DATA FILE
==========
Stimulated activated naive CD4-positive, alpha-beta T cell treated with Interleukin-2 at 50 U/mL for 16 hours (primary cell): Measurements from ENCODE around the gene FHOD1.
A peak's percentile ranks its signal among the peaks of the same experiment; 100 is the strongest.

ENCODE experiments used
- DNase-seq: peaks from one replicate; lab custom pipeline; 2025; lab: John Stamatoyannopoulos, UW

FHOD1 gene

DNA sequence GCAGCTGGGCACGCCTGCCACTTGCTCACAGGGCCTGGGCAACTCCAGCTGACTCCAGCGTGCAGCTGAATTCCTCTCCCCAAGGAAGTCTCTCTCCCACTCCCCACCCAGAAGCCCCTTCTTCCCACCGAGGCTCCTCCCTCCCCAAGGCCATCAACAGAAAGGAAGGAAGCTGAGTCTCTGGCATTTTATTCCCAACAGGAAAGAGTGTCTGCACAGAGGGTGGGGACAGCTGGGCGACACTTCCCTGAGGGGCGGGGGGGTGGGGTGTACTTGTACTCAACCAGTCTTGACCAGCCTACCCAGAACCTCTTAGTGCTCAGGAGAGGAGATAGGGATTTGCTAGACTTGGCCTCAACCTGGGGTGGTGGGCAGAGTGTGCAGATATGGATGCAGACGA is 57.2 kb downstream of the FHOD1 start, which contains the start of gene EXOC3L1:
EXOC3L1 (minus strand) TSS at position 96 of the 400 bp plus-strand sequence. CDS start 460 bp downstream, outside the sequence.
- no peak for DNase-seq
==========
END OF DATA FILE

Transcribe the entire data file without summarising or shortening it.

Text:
Stimulated activated naive CD4-positive, alpha-beta T cell treated with Interleukin-2 at 50 U/mL for 16 hours (primary cell): Measurements from ENCODE around the gene FHOD1.
A peak's percentile ranks its signal among the peaks of the same experiment; 100 is the strongest.

ENCODE experiments used
- DNase-seq: peaks from one replicate; lab custom pipeline; 2025; lab: John Stamatoyannopoulos, UW

FHOD1 gene

DNA sequence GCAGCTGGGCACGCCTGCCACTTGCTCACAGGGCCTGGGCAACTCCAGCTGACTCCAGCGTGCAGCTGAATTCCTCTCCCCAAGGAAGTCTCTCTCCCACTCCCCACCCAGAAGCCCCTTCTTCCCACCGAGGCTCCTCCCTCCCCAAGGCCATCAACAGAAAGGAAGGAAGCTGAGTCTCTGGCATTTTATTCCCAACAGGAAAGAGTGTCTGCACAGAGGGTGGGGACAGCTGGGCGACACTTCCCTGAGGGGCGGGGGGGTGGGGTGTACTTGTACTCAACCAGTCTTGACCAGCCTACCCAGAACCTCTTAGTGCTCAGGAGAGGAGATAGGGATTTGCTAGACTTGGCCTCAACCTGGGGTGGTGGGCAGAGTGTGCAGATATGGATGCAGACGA is 57.2 kb downstream of the FHOD1 start, which contains the start of gene EXOC3L1:
EXOC3L1 (minus strand) TSS at position 96 of the 400 bp plus-strand sequence. CDS start 460 bp downstream, outside the sequence.
- no peak for DNase-seq